Yes, there will be no hard counters. However, that does not mean there will be no counters, full stop, nor that there will be no effects requiring (or greatly mitigated by) counters. To take a trivial example, there will be elemental damage, and I'm pretty sure there will be counters that help resist elemental damage. They just won't be hard counters, i.e., effects that completely and reliably cancel out effects that would otherwise be immediately lethal.

 

* Equality of classes in combat: Looks like I was somewhat off base here

Somewhat, as in completely, yes.

 

* "Flypaper" ability for fighters: http://www.pcgamer.com/2014/04/18/pillars-of-eternity-interview-josh-sawyer-on-world-building-magic-psychic-warriors-and-more/ (" PC Gamer: Will you be able to combine spells and abilities in any interesting ways?")

Yes, we know there's a "flypaper" ability for fighters. What you pulled out of your behind is that it involves messing with or switching off enemy AI. It merely means that a fighter can stickily engage multiple enemies at once. I would expect that enemy fighters have a similar ability.

 

Obviously, I put a strong negative spin on these statements, but that's a matter of perception.

Not when you get the known facts wrong, or are pulling speculations out of thin air and describing them as facts.


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Hard counters. True, there won't be any. However, @MReed doesn't appear to know what "hard counter" means, since we certainly don't know that counters won't be required.

 

I interpret the lack of hard counters to mean that counters are never any more than "nice to haves" abilities.  Combat may be somewhat more difficult if you lack a particular class / ability, but you'll be able to succeed in combat in their absence.  Of course, I'd say that was true in the IE games as well, but obviously Sawyer feels otherwise.

 

Forgot a cite on the "no bad builds":  http://www.pcworld.com/article/2071423/deep-dive-with-pillars-of-eternity-project-lead-josh-sawyer-the-full-interview.html (directly after " Adam Brennecke (AB): And it’s really easy to make a bad character.")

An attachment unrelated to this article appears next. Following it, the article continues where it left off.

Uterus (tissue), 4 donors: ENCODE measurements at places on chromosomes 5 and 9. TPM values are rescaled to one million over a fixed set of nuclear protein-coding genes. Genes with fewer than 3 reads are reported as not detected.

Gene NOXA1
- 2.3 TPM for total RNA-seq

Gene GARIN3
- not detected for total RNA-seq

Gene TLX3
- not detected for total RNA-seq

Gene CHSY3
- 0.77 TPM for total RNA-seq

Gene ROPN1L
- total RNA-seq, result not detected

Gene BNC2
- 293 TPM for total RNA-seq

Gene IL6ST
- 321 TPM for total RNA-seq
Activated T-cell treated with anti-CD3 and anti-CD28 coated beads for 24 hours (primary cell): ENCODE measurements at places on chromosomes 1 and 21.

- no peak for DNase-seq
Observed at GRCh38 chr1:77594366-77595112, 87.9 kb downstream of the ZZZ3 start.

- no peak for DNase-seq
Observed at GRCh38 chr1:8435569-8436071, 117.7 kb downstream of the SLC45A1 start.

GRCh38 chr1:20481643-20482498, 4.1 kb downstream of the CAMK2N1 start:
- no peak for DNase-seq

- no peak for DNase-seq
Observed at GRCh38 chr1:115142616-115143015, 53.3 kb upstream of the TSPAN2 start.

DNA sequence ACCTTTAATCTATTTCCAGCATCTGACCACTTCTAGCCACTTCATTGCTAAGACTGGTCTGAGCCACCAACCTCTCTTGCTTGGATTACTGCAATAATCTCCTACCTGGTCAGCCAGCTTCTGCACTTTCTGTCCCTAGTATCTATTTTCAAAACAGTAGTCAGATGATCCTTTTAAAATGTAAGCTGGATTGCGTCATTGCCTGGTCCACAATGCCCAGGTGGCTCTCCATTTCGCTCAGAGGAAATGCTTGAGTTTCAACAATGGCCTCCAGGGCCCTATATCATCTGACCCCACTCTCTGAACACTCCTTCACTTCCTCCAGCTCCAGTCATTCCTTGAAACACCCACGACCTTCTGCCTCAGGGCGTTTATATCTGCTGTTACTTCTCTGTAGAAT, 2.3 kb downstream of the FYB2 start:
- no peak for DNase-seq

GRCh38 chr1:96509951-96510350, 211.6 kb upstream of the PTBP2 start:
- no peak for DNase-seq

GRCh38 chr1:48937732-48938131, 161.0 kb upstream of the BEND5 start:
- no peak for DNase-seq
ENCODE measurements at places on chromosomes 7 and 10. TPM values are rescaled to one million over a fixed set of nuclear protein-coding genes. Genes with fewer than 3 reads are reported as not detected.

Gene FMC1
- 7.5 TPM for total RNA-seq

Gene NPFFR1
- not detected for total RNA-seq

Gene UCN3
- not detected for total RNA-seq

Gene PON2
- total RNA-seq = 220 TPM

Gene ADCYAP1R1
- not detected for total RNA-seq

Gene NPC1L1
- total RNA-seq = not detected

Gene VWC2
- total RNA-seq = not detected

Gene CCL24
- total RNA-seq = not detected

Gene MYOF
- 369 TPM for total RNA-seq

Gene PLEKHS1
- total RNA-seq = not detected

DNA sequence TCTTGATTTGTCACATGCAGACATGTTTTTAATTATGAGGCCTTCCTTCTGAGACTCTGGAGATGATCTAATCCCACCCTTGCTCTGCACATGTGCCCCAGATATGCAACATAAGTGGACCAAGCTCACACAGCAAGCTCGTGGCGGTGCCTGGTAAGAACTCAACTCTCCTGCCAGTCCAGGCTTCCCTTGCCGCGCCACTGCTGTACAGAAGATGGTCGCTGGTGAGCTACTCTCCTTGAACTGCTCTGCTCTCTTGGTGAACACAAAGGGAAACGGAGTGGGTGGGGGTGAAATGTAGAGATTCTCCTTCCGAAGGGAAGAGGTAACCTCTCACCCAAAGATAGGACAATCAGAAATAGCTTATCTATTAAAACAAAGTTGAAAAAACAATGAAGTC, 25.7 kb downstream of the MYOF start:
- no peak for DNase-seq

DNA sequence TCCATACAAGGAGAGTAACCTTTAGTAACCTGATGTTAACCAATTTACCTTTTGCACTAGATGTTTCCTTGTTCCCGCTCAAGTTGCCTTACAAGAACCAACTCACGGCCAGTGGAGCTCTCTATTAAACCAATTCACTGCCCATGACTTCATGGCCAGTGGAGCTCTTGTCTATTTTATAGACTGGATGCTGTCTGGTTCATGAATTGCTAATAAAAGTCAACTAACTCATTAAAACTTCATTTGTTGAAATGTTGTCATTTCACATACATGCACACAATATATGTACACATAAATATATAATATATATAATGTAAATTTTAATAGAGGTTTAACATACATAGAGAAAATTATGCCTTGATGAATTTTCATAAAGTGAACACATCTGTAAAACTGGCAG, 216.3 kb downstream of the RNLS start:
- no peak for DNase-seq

I don't see the lack of combat XP as being a problem -- it only matters if you are grinding, and you can't really grind in either the IE games or this game.  The only real difference is that with combat XP you get 50% of your XP at the end of each combat, and the remainder comes when you turn in the quest.  By eliminating combat XP from the game it becomes easier to balance non-combat and combat resolution mechanics, which I see as a good thing.

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I interpret the lack of hard counters to mean that counters are never any more than "nice to haves" abilities.  Combat may be somewhat more difficult if you lack a particular class / ability, but you'll be able to succeed in combat in their absence.  Of course, I'd say that was true in the IE games as well, but obviously Sawyer feels otherwise.

Yes, you do. But that interpretation is entirely yours, and not founded on anything the devs have said. Read what Josh has said about the reasons he changed that mechanic. It was not to get rid of the need for counters, but to get rid of the necessity for trial-and-error-reloading. Before, if your main caster was hit by a paralysis, petrification, or death effect, you effectively lost the battle. Now, you will have a chance to react to the turn of events after it happens. I.e., a surprise attack by basilisks suddenly becomes a possibility that won't trigger an automatic reload. It does in no way imply that you won't need protection from petrification anymore. That would be silly.


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* "Flypaper" ability for fighters: http://www.pcgamer.com/2014/04/18/pillars-of-eternity-interview-josh-sawyer-on-world-building-magic-psychic-warriors-and-more/ (" PC Gamer: Will you be able to combine spells and abilities in any interesting ways?")